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Maximizing YouTube's Academic Potential

Ever heard those crazy tales of Kobe Bryant’s legendary midnight workouts, the guy who made Stardew Valley by himself working 8-10 hour days 7 days a week for four years, or Stephen King writing at least ten pages every single day? Name a field, there’s a story. These anecdotes are often simply offered as inspiration (Follow these 10 Habits of Successful People To Get Rich Quick!) and are rarely explained in context. It often appears that these people have an innate affinity for working hard and long, implying that they’re simply built that way.It’s certainly possible, and I’m sure some are, but what is often not emphasized is that for the majority of successful people, these habits must be learned and practiced. Essentially, to work hard, learn new things and accomplish amazing things, people must first learn how to work hard in the first place! This is an often neglected and rarely taught skill, whether in high school or otherwise.The first key is understanding that it is not hard work but rather effective hard work that matters. The number 10,000 hours (From Malcolm Gladwell’s book Outliers) is often put forth as the magic number of hours of practice needed to attain mastery in a skill or an idea, but unfortunately it is often stated without context. Those 10,000 hours will barely get you anywhere if they aren’t spent effectively. Therefore, it’s not quality over quantity or quantity over quality, but quality AND quantity that matter!So, you must simultaneously learn how to practice a lot and how to practice well. The core solution is simple: make it a habit. To get that 10,000 hours, you must make working automatic. Easier said than done, of course, but there are more than a few techniques you can learn that will help you. My personal favorite is the Pomodoro Technique:The technique itself is simple and involves six steps:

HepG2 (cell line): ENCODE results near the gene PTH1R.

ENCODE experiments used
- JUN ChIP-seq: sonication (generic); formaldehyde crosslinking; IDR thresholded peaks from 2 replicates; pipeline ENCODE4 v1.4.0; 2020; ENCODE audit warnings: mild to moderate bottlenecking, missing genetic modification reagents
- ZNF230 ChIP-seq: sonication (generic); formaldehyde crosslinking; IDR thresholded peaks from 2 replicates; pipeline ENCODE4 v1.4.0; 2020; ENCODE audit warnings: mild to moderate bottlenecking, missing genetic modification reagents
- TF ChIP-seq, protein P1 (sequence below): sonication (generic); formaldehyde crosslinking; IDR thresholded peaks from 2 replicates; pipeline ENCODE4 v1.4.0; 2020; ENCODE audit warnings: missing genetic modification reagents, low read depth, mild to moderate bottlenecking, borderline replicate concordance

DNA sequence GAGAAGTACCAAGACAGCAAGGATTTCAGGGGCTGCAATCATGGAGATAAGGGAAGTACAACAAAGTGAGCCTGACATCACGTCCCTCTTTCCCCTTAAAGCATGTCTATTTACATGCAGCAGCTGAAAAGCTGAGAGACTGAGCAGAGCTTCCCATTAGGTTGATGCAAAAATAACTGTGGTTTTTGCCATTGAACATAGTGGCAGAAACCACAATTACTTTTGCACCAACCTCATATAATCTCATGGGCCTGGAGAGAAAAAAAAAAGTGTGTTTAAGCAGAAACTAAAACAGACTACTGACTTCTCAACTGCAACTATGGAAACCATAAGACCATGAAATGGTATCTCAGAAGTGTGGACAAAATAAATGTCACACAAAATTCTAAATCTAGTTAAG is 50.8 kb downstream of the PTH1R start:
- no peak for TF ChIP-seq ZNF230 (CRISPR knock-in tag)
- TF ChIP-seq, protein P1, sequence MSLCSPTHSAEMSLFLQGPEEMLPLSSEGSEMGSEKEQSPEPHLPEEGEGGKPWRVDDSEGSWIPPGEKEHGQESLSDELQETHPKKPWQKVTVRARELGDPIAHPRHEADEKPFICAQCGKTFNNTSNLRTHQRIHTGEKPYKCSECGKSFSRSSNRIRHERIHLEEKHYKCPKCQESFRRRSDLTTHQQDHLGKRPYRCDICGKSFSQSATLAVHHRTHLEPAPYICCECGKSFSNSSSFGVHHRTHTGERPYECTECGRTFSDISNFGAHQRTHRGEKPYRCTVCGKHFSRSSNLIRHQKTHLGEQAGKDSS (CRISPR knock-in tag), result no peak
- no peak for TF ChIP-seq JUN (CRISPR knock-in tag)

1. Decide on the task to be done.
  2. Set a timer (traditionally 25 minutes).
  3. Work on the task.
  4. End work when timer rings and put a checkmark on a piece of paper.
  5. If you have fewer than four check marks, take a 3-5 minute break and then go to step 2.
  6. Once you have four checkmarks, take a 15-30 minutes break, reset your checkmark count to zero, then go to step 1. Repeat until the task is done.

I love this technique because it has built in breaks that are designed to prevent ineffective work from happening. Taking breaks is key, as it gives you time to refresh and rethink your approach. This technique is simply one of many that are out there; ultimately you must figure out what works best for you. Got it? Great, because that’s just Step 1 overall. Steps 2, 3, 4, all the way to infinity are to repeat it every week and every day, whenever you have something that needs to get done. (And you always will, or should, at least!) Here’s a couple other useful tips that can help make creating a habit easier:

  1. Pick a consistent time and place to study, preferably away from home. Consistency is key, and the act of going somewhere away from where you relax helps the brain to understand that it is now “work” time.
  2. Never skip a day because you “just aren’t feeling it”. Always start working. Even if you end up only working for 10 minutes, just showing up will help greatly to cement the habit. (This also applies for going to the gym/working out, by the way!)
  3. If you have multiple tasks, breaking them and switching back and forth between them can help greatly to reduce mental fatigue and boredom.

For example, as a huge history nerd, I am currently working my way through the entire The Great War Youtube series. This series has successfully chronicled the events of World War 1, week by week, exactly 100 years after the events themselves. At the time of this writing, there are currently 641 videos (they’re still making more!); at an average of ten minutes long each it comes out to about 107 total hours of video. Just watching all of it is a gargantuan task on its own (I can’t even imagine creating it).To make it more manageable, I’ve been watching about three videos a day on average. After about five months, I’m a little over halfway, and I almost can’t imagine life without it at this point (it’s an amazing series). Above all else, consistency is key. The beginning is always the hardest, but keep sticking to it, day in an day out, and eventually it will seem natural. Good luck!